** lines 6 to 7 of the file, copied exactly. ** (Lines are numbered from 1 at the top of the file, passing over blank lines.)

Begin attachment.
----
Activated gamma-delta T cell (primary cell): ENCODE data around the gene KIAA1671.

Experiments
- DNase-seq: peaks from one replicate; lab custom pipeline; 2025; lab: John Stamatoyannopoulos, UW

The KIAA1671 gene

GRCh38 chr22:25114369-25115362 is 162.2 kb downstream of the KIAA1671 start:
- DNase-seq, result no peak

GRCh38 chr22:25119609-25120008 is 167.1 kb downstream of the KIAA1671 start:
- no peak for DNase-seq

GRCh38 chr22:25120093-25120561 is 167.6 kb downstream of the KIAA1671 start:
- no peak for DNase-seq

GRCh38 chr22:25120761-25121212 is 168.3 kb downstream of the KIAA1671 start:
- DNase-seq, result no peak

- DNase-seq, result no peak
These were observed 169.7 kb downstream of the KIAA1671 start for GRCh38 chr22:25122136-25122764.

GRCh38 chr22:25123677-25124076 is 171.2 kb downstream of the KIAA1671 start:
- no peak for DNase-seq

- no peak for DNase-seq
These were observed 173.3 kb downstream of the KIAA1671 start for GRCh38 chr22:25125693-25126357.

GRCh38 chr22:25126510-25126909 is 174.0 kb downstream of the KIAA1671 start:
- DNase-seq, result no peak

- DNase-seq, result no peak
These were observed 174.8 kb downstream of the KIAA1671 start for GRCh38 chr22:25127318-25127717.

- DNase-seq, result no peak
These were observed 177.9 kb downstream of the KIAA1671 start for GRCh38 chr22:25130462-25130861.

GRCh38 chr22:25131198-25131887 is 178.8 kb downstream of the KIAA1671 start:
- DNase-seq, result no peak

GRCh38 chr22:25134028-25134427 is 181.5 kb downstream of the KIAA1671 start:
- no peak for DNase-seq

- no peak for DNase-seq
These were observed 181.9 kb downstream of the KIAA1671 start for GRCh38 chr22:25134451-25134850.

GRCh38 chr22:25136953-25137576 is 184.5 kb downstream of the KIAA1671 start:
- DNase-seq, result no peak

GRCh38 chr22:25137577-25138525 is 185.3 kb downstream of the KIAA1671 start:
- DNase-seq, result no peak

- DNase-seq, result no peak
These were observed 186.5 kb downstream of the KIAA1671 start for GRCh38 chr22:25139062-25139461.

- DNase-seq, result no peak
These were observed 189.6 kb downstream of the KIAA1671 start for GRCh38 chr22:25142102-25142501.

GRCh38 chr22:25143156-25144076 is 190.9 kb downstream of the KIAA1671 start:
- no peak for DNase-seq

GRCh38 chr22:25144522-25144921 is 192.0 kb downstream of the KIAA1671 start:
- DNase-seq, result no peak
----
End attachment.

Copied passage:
- DNase-seq, result no peak

GRCh38 chr22:25119609-25120008 is 167.1 kb downstream of the KIAA1671 start: